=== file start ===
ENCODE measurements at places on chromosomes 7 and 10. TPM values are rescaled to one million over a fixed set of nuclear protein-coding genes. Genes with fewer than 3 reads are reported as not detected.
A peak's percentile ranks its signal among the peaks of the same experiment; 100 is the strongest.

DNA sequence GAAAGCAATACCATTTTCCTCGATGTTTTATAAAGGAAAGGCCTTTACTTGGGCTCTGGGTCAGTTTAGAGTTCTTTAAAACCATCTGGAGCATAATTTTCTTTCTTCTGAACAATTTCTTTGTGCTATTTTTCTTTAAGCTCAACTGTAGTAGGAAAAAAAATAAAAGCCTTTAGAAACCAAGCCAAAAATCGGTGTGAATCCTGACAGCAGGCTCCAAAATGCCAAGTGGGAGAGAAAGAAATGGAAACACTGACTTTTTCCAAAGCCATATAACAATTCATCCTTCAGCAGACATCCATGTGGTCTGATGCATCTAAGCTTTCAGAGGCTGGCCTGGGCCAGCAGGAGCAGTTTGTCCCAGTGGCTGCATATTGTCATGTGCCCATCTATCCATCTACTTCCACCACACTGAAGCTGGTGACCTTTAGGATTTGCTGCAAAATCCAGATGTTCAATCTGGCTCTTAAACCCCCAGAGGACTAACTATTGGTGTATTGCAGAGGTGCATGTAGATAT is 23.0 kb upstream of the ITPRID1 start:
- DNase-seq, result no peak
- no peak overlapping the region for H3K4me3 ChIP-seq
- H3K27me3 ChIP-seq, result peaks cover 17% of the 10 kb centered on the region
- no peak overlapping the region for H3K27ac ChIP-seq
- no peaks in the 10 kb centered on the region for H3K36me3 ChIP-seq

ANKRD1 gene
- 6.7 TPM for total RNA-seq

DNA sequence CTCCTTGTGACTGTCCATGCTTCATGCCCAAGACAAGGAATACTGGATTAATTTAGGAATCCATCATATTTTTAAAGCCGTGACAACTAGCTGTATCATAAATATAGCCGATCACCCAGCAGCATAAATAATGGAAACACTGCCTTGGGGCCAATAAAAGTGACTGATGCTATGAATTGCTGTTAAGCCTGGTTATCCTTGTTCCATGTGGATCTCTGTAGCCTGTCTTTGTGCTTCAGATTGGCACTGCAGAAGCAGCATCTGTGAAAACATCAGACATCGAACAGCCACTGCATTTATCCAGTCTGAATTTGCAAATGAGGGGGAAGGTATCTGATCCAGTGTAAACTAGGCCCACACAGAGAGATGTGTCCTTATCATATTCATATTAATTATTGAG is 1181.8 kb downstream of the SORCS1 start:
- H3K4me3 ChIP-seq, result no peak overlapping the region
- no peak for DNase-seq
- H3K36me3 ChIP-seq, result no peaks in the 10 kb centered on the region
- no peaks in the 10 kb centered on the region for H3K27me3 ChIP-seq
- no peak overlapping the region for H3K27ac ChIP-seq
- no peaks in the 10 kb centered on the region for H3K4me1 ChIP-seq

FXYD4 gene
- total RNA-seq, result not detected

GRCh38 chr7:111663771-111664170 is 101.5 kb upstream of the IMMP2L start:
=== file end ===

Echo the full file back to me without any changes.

ENCODE measurements at places on chromosomes 7 and 10. TPM values are rescaled to one million over a fixed set of nuclear protein-coding genes. Genes with fewer than 3 reads are reported as not detected.
A peak's percentile ranks its signal among the peaks of the same experiment; 100 is the strongest.

DNA sequence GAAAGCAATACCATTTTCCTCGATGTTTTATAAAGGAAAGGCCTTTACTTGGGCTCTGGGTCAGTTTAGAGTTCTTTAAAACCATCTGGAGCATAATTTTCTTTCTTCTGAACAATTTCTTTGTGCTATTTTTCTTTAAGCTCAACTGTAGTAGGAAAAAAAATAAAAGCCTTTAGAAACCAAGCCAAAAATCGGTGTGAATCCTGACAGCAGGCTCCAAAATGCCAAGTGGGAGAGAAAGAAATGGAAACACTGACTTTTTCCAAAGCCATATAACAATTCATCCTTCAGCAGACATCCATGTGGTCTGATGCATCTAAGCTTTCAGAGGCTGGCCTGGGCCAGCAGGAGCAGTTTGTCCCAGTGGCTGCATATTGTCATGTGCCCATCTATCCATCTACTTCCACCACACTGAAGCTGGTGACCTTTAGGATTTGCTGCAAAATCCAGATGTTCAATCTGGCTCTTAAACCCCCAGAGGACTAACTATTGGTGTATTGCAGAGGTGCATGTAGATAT is 23.0 kb upstream of the ITPRID1 start:
- DNase-seq, result no peak
- no peak overlapping the region for H3K4me3 ChIP-seq
- H3K27me3 ChIP-seq, result peaks cover 17% of the 10 kb centered on the region
- no peak overlapping the region for H3K27ac ChIP-seq
- no peaks in the 10 kb centered on the region for H3K36me3 ChIP-seq

ANKRD1 gene
- 6.7 TPM for total RNA-seq

DNA sequence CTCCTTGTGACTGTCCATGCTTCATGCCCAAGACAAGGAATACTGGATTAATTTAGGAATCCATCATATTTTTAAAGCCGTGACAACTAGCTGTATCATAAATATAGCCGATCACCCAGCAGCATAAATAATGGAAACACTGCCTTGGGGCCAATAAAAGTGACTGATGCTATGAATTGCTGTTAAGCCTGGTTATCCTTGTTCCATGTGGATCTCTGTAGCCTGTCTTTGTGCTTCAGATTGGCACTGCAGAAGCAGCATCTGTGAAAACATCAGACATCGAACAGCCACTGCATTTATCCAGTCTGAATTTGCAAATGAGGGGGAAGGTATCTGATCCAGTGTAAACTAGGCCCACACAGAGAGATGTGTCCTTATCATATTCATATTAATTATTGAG is 1181.8 kb downstream of the SORCS1 start:
- H3K4me3 ChIP-seq, result no peak overlapping the region
- no peak for DNase-seq
- H3K36me3 ChIP-seq, result no peaks in the 10 kb centered on the region
- no peaks in the 10 kb centered on the region for H3K27me3 ChIP-seq
- no peak overlapping the region for H3K27ac ChIP-seq
- no peaks in the 10 kb centered on the region for H3K4me1 ChIP-seq

FXYD4 gene
- total RNA-seq, result not detected

GRCh38 chr7:111663771-111664170 is 101.5 kb upstream of the IMMP2L start: